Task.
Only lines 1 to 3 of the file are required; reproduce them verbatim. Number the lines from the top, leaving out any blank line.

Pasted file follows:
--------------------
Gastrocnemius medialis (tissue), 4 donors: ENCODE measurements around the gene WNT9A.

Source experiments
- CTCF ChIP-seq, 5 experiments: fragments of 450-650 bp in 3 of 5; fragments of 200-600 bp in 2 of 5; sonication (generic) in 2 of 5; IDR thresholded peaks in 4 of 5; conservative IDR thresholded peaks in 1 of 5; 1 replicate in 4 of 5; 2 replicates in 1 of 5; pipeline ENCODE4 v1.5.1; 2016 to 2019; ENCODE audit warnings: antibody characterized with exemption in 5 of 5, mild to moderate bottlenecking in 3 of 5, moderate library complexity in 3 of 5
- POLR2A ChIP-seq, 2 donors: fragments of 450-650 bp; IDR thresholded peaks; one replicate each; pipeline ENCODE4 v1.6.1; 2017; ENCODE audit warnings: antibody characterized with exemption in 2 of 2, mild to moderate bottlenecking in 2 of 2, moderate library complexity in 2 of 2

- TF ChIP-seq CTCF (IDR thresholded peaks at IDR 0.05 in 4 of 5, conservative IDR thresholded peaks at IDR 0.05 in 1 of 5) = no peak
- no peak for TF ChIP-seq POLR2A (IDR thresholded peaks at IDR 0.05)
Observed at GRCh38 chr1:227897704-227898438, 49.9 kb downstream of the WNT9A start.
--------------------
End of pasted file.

Gastrocnemius medialis (tissue), 4 donors: ENCODE measurements around the gene WNT9A.

Source experiments
- CTCF ChIP-seq, 5 experiments: fragments of 450-650 bp in 3 of 5; fragments of 200-600 bp in 2 of 5; sonication (generic) in 2 of 5; IDR thresholded peaks in 4 of 5; conservative IDR thresholded peaks in 1 of 5; 1 replicate in 4 of 5; 2 replicates in 1 of 5; pipeline ENCODE4 v1.5.1; 2016 to 2019; ENCODE audit warnings: antibody characterized with exemption in 5 of 5, mild to moderate bottlenecking in 3 of 5, moderate library complexity in 3 of 5